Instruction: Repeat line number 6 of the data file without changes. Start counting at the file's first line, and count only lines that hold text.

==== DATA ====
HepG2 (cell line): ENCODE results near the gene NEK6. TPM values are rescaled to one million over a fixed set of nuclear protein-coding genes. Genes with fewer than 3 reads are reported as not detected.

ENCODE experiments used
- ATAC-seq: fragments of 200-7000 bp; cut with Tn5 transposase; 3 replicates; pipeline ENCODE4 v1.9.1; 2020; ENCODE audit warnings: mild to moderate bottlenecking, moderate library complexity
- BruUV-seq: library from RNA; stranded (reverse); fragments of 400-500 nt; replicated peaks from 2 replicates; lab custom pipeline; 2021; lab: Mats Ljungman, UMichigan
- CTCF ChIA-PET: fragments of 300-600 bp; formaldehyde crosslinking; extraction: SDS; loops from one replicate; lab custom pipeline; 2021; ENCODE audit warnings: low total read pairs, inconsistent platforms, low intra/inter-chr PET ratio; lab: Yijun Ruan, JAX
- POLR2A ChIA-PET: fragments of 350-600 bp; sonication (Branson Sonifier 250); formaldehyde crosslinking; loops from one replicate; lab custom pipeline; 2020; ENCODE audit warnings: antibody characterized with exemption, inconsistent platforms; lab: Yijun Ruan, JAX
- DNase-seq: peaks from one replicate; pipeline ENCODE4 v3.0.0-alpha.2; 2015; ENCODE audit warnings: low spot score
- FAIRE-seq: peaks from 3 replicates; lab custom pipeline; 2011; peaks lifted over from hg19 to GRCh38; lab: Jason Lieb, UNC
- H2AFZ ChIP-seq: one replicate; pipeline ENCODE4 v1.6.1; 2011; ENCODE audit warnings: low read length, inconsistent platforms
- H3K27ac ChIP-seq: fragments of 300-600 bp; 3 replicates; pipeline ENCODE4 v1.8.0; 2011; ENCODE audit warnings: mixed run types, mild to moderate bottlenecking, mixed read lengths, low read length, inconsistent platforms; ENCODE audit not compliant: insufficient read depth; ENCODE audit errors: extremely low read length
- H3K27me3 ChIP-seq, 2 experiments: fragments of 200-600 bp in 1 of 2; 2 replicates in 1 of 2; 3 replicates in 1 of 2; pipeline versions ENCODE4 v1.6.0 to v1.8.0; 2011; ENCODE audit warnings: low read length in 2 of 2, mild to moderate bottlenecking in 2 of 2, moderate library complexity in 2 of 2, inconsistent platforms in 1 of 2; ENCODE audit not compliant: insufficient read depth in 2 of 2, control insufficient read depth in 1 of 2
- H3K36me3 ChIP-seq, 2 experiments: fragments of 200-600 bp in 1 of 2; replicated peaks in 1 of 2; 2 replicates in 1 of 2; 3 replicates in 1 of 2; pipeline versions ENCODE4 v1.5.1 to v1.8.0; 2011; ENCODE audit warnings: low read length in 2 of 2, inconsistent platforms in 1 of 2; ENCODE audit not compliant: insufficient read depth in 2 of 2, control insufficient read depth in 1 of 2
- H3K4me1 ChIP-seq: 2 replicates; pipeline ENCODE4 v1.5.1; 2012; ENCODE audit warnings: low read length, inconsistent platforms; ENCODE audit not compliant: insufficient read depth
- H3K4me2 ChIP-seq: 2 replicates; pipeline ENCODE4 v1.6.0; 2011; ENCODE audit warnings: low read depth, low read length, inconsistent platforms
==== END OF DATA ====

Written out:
- POLR2A ChIA-PET: fragments of 350-600 bp; sonication (Branson Sonifier 250); formaldehyde crosslinking; loops from one replicate; lab custom pipeline; 2020; ENCODE audit warnings: antibody characterized with exemption, inconsistent platforms; lab: Yijun Ruan, JAX